Het onderstaande verhaal kreeg ik gemaild van mijn collega Manu Brakel. Ik vond het een aardig stuk om te lezen. Is het waar dacht ik ook? Misschien moet je ook nog maar de onderstaande foto bekijken en je mening vormen.

The Taxi Driver
By: Thomas L. Friedman
Another sign of our benighted times – the dehumanizing effect of the new technologies.

I arrived at Paris Charles de Gaulle Airport the other night and was met by a driver sent by a French friend. The driver was carrying a sign with my name on it, but as I approached him I noticed that he was talking to himself, very animatedly. As I got closer, I realized he had one of those Bluetooth wireless phones clipped to his ear and was deep in conversation. I pointed at myself as the person he was supposed to meet. He nodded and went on talking to whomever was on the other end of his phone.

When my luggage arrived, I grabbed it off the belt; he pointed toward the exit and I followed, as he kept talking on his phone. When we got into the car, I said, “Do you know my hotel?” He said, “No.” I showed him the address, and he went back to talking on the phone.

After the car started to roll, I saw he had a movie playing on the screen in the dashboard — on the flat panel that usually displays the G.P.S. road map. I noticed this because between his talking on the phone and the movie, I could barely concentrate. I, alas, was in the back seat trying to finish a column on my laptop. When I wrote all that I could, I got out my iPod and listened to a Stevie Nicks album, while he went on talking, driving and watching the movie.
After I arrived at my hotel, I reflected on our trip: The driver and I had been together for an hour, and between the two of us we had been doing six different things. He was driving, talking on his phone and watching a video. I was riding, working on my laptop and listening to my iPod.
There was only one thing we never did: Talk to each other.

It’s a pity. He was a young, French-speaking African, who probably had a lot to tell me. When I related all this to my friend Alain Frachon, an editor at Le Monde, he quipped: “I guess the era of foreign correspondents quoting taxi drivers is over. The taxi driver is now too busy to give you a quote!”

Alain is right. You know the old story, “As my Parisian taxi driver said to me about the French elections … ” Well, you can forget about reading columns starting that way anymore. My driver was too busy to say hello, let alone opine on politics.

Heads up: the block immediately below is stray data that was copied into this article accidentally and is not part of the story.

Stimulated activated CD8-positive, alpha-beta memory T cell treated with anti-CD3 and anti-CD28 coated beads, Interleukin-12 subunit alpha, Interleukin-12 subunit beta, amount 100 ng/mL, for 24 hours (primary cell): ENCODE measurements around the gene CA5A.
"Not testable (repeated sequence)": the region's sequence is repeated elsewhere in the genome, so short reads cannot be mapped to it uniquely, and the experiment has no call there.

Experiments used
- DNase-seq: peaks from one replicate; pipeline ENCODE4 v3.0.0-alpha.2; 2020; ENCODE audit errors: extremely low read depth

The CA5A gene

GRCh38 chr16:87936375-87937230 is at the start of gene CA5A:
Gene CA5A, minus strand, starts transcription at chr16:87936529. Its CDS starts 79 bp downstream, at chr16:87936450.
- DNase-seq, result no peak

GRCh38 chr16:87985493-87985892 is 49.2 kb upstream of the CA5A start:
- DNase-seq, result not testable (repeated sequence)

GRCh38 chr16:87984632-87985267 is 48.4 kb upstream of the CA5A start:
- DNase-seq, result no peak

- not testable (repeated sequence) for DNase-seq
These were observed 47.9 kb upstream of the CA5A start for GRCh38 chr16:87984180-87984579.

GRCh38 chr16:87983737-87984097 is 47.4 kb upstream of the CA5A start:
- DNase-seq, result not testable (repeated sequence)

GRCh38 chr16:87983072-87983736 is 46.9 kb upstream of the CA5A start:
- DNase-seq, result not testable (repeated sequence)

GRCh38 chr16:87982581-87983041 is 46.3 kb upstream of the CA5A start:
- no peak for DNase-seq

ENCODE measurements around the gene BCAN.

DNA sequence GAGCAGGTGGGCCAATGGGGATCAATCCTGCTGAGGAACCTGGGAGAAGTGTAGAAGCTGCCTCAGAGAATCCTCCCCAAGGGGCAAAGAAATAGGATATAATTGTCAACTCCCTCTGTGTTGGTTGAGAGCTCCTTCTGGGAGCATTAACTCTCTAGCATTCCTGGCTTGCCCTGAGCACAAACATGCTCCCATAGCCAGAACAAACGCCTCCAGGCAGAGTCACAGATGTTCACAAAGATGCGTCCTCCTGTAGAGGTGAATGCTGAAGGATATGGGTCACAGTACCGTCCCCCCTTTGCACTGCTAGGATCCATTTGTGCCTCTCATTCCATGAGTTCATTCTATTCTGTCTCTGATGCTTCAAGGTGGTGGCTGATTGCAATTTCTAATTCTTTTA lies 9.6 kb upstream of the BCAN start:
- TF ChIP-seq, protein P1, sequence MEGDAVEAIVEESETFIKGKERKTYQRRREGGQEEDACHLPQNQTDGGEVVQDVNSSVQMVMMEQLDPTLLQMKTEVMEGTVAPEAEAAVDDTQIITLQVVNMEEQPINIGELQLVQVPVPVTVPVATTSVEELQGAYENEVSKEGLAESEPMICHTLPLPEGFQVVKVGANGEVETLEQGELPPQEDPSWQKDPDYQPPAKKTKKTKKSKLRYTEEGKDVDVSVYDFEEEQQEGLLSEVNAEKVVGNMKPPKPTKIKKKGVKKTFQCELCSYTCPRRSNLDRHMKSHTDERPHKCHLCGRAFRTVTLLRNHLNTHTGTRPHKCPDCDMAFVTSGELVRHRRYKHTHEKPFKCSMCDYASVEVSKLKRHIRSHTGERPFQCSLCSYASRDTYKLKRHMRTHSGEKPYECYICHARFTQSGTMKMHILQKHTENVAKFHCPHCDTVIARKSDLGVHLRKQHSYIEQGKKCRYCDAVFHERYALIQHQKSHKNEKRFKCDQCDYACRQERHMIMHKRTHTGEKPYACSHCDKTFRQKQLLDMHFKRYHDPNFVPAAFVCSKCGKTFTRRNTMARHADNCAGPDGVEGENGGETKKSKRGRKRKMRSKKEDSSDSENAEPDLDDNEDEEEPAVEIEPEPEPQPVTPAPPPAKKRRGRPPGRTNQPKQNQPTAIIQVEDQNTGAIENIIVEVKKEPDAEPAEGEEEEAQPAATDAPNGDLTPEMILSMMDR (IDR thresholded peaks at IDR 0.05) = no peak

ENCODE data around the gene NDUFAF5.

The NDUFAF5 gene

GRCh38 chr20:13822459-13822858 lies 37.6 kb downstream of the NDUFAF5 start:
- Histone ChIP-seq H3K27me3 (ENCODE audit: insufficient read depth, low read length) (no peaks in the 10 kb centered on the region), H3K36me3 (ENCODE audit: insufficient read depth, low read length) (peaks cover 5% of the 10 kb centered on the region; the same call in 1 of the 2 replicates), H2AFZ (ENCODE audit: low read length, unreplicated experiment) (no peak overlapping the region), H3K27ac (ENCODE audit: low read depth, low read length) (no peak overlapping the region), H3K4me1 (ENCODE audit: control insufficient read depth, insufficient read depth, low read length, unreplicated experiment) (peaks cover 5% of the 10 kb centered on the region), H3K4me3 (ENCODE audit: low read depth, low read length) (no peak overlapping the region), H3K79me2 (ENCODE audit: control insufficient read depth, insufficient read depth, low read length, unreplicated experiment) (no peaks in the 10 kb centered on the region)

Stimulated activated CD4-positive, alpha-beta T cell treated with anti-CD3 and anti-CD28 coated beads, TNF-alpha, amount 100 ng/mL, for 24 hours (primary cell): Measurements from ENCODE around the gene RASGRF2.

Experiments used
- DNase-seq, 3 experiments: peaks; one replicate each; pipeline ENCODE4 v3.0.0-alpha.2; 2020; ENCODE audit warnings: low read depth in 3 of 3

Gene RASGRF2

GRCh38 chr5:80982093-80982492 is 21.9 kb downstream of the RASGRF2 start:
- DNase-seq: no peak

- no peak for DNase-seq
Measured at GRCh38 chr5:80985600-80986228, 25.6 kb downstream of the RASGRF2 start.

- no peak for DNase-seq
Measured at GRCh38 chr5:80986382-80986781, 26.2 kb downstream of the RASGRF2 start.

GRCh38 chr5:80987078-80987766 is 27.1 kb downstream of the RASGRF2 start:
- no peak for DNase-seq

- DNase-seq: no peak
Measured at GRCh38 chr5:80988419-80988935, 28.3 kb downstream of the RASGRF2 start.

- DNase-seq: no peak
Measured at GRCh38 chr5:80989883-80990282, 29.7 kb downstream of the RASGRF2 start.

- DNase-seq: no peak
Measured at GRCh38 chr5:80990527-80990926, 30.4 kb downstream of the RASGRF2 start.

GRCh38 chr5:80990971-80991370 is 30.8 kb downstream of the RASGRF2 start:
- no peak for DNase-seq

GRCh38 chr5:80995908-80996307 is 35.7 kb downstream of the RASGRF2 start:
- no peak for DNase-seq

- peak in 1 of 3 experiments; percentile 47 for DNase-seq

I relate all this because it illustrates something I’ve been feeling more and more lately — that technology is dividing us as much as uniting us. Yes, technology can make the far feel near. But it can also make the near feel very far. For all I know, my driver was talking to his parents in Africa. How wonderful! But that meant the two of us wouldn’t talk at all. And we were sitting two feet from each other.

When I shared this story with Linda Stone, the technologist who once labeled the disease of the Internet age “continuous partial attention” — two people doing six things, devoting only partial attention to each one — she remarked: “We’re so accessible, we’re inaccessible. We can’t find the off switch on our devices or on ourselves. … We want to wear an iPod as much to listen to our own playlists as to block out the rest of the world and protect ourselves from all that noise. We are everywhere — except where we actually are physically.”

A month ago I was in San Francisco and went for a walk. I was standing at an intersection waiting to cross the street when a man jogging and wearing his iPod came up next to me. As soon as the light turned green he sprinted into the crosswalk. But a woman driving a car — running a yellow light — almost hit him before she hit the brakes. The woman was holding a cellphone in her right ear and driving with her left hand. I thought to myself, I’ve just witnessed the first postmodern local news story, and I crafted the lead in my head: “A woman driving her car while speaking on her cellphone ran over a man jogging across the street while listening to his iPod. See page 6.”

Hey, I love having lots of contacts and easy connectivity, but in an age when so many people you know — and even more you don’t know — can contact you by e-mail or cellphone, I’m finding this age of interruption overwhelming. I was much smarter when I could do only one thing at a time. I know I’m not alone.

A few weeks ago I was trying to find my friend Yaron Ezrahi in Jerusalem. I kept calling his cellphone and getting no answer. I eventually found him at home. “Yaron, what’s wrong with your cellphone?” I asked.

“It was stolen a few months ago,” he answered, adding that he decided not to replace it because its ringing was constantly breaking his concentration. “Since then, the first thing I do every morning is thank the thief and wish him a long life.”

From The New York Times, November 1, 2006